Judge Tells Chobani to Pull Misleading Ads Calling Out Dannon and Yoplait
The term “generally recognized as safe” was the basis for a federal judge’s decision on January 29 to order Greek yogurt-maker Chobani to stop airing ads that insinuated that competitors’ products were “unsafe or harmful” and contained chemicals used to kill bugs or clean swimming pools.
Judge David Hurd of the U.S. District Court for Northern New York called the ads “misleading” and ordered Chobani to halt the ads.
Earlier this month, lawsuits were filed against Chobani by General Mills, the maker of Yoplait Greek 100, and Dannon, which produces Light & Fit Greek yogurt.
General Mills alleged in its lawsuit that one of Chobani’s ads contained mistruths. The ad in question features a woman tossing a container of Yoplait into a garbage can after being told by an announcer that it contained “Potassium sorbate… That stuff is used to kill bugs.”
The food manufacturer claimed that the ad implied that Yoplait yogurt is not all natural because it is “laced with a pesticide” and is “so dangerous and unfit to eat that consumers should discard it as garbage.”
In its lawsuit, Dannon took issue with Chobani’s insinuation that its Light & Fit Greek yogurt contains chlorine in a formulation similar to that which “might be used in swimming pools as a disinfectant.”
Hurd wrote in his decision that while Yoplait Greek 100 does contain potassium sorbate, and that while the substance is used as a pesticide, it was not dangerous in the formulation used in the yogurt. He wrote that when potassium sorbate is manufactured for food preparation, it “creates a ‘natural identical’ chemical, meaning it is chemically equivalent to the molecule as it is found in nature (and) is safe for human consumption and, when ingested, breaks down in the body into water and carbon dioxide.”
In ruling in favor of Dannon, the judge wrote that a form of chlorine is found naturally in sucralose, which is used in Light & Fit.
“Evidence reflects that sucralose is an unusually well-studied compound repeatedly determined to be safe for ordinary consumption,” Hurd said, ordering Chobani cease to all advertising implying that Dannon products “are unhealthy because they contain chlorine and that Chobani products, including Chobani Simply 100 Greek, are healthy because they do not contain chlorine.” 
Under Hurd’s decision, Chobani must remove the video of the ads from the Internet – the commercials already ran their course on TV. The company can continue to tout the natural ingredients in its products, but may not imply that potassium sorbate makes Yoplait Greek 100 unfit for consumption.
Chobani said it was “disappointed” by the ruling, but that it was “committed to continuing the conversation.”
“This is not a marketing campaign, it’s a mindset campaign, and it outlines the difference between using only natural ingredients versus artificial ingredients,” said Peter McGuinness, chief marketing and brand officer at Chobani.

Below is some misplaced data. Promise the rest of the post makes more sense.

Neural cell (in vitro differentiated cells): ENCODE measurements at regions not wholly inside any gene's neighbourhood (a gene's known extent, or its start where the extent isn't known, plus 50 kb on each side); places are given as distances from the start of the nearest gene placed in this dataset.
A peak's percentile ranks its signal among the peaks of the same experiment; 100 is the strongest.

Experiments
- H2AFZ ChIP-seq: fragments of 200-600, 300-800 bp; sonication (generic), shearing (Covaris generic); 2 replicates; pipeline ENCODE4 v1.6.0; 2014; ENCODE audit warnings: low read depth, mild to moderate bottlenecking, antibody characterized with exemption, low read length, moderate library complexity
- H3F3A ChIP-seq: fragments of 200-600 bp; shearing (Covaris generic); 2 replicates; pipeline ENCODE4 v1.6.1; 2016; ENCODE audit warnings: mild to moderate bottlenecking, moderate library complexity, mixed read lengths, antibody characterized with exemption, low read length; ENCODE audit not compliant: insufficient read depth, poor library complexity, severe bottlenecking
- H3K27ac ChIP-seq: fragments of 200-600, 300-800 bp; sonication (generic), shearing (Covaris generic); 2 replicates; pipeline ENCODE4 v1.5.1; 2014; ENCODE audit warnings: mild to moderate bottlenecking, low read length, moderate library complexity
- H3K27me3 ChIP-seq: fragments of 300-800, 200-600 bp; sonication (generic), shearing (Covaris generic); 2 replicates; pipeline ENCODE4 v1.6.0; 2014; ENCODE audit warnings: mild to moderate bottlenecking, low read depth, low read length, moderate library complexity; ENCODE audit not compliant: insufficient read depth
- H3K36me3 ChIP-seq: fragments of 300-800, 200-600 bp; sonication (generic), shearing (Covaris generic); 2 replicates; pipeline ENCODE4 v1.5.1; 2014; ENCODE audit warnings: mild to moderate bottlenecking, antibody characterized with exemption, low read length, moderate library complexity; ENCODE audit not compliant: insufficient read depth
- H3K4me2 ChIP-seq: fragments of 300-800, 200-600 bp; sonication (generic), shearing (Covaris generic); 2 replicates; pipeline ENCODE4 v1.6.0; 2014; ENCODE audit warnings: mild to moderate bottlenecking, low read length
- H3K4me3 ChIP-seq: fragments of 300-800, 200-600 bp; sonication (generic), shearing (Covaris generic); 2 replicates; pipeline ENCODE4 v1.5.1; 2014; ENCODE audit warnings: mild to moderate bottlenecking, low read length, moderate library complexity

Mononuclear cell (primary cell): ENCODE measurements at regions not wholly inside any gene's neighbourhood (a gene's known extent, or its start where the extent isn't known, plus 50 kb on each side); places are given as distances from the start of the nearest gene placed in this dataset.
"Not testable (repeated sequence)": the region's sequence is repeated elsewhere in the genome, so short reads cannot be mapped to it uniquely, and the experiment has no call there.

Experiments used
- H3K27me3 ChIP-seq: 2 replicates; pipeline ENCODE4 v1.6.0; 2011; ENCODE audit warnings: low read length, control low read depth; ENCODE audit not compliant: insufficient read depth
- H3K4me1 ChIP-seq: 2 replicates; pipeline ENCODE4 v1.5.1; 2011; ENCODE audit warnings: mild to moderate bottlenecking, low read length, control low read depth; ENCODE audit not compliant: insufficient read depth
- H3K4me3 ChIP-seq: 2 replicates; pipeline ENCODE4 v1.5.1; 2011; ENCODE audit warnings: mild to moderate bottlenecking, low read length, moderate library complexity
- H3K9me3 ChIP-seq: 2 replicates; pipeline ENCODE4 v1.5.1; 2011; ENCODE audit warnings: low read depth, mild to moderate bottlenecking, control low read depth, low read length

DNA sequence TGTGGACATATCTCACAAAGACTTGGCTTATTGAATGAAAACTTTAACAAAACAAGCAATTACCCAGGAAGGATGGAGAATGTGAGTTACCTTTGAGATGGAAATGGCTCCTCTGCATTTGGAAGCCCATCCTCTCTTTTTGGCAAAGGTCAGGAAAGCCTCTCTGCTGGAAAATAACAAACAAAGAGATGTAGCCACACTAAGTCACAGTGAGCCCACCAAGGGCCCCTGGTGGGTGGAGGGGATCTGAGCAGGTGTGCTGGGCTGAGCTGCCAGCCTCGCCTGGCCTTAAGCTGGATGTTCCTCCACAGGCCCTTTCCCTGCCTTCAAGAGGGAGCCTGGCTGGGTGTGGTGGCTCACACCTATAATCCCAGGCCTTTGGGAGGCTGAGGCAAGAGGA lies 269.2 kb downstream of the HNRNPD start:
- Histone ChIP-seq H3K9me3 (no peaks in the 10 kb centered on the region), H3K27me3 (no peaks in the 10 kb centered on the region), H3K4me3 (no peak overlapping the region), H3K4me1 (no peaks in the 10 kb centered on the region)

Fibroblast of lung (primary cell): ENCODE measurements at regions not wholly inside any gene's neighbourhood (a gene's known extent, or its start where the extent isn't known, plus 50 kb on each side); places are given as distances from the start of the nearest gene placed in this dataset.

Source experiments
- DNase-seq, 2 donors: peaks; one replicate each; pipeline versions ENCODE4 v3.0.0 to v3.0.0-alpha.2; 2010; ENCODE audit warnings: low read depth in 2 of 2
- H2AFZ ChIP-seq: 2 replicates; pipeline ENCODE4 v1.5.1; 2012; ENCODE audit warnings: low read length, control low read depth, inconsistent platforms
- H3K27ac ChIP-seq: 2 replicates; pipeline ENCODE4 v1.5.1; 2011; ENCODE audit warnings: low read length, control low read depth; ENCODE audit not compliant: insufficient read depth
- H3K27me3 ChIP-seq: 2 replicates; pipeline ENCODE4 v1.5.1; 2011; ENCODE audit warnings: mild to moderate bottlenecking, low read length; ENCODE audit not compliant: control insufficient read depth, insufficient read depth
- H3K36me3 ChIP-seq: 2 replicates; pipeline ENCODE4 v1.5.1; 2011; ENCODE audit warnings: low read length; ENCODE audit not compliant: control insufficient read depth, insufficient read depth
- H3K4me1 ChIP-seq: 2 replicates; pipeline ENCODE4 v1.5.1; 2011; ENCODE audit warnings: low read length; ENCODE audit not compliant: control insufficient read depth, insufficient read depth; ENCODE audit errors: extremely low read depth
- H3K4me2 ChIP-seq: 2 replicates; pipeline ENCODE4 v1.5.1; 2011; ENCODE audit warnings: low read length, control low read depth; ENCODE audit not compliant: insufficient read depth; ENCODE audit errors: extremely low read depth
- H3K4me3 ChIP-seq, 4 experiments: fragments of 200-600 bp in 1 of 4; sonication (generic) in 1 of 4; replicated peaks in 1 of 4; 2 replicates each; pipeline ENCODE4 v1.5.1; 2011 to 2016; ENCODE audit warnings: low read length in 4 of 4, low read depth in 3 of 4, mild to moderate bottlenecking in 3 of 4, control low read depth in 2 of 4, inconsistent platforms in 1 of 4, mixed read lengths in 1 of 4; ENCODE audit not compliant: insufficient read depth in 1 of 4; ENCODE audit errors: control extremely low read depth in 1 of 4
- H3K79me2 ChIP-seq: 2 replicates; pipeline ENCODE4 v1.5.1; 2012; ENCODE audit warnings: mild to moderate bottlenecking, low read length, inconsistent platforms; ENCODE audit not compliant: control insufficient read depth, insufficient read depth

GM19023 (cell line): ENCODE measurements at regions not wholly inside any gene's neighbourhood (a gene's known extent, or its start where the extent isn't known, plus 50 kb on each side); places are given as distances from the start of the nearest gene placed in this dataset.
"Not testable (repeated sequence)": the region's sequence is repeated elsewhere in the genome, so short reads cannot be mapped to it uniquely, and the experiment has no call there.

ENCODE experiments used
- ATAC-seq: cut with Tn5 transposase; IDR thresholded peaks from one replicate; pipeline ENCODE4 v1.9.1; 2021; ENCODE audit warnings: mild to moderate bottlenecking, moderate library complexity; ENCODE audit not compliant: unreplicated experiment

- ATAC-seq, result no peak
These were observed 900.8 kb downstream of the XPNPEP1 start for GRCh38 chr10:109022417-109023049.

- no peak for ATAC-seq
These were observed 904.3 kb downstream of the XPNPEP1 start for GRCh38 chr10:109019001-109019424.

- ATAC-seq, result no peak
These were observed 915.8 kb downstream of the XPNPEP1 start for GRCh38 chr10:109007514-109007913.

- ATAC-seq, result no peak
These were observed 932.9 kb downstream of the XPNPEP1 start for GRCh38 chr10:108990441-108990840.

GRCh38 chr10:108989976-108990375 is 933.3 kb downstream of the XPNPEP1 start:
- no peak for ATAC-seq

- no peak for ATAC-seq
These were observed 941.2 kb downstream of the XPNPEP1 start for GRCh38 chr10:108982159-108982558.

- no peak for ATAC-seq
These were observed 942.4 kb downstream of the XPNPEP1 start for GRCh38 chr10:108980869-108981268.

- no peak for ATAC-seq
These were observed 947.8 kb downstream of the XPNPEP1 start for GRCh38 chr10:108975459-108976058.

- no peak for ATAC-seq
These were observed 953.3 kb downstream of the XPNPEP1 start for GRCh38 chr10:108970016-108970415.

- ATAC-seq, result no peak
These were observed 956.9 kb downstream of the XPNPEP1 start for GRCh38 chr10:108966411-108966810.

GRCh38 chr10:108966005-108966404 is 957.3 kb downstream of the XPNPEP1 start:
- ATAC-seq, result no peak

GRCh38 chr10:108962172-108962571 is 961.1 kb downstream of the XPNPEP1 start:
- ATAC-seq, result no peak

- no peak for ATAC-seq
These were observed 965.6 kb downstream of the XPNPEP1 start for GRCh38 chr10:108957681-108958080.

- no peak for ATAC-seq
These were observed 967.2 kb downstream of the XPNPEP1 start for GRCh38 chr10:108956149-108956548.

Dannon plans on going after Chobani for damages. 
So, what is the deal with potassium sorbate?
This synthetic ingredient, which is often used in food to prevent mold and yeast growth, can be dangerous in large amounts. Most people don’t eat enough yogurt to consume excessive amounts of potassium sorbate, but it is also found in wine, cheese, pickles, dips, dried meats, soft drinks, ice cream, and other foods. 
Packaged and processed foods contain the most potassium sorbate. People who eat a lot of these products may suffer from diarrhea, which can lead to depleted nutrients in their system. Too much potassium can also cause nausea.
People who are allergic to potassium are even more likely to have a bad reaction to potassium sorbate. For these individuals, failing to avoid products containing the preservative can result in renal or kidney problems that become severe over time.
Judge Hurd wrote in his decision that sucralose, which often goes by the brand-name Splenda, contains a natural form of chlorine, but that in of itself is a misleading statement
Food Insight writes:
“While the process to make sucralose begins with sucrose, or table sugar, the final product is different from sugar. Sucralose is made by replacing three select hydrogen-oxygen groups on the sugar molecule with three chlorine atoms, resulting in an intensely sweet, no-calorie sweetener.” 
The maker of Splenda boasts that the product “tastes like sugar because it’s made from sugar,” but sucralose is closer to chlorinated sugar than it is to plain old table sugar.
Early research said that sucralose passes through the GI system undigested, so it was believed that it had little or no effect on the body. However, over the last few years, research has shown that sucralose is actually metabolized.
In truth, this “completely safe” sweetener may reduce good gut bacteria, make medications less effective, release toxins when it is baked, alter the body’s insulin responses and blood sugar levels, cause inflammation, and even damage genes. Sucralose has even been linked to Type 2 diabetes, heart disease, metabolic syndrome, and obesity. 
The FDA says that both potassium sorbate and sucralose are “generally recognized as safe,” but in reality, the verdict is still out.
 NBC News
 CNN Money
 Food Insight
Julie Fidler is a freelance writer, legal blogger, and the author of Adventures in Holy Matrimony: For Better or the Absolute Worst. She lives in Pennsylvania with her husband and two ridiculously spoiled cats. She occasionally pontificates on her blog.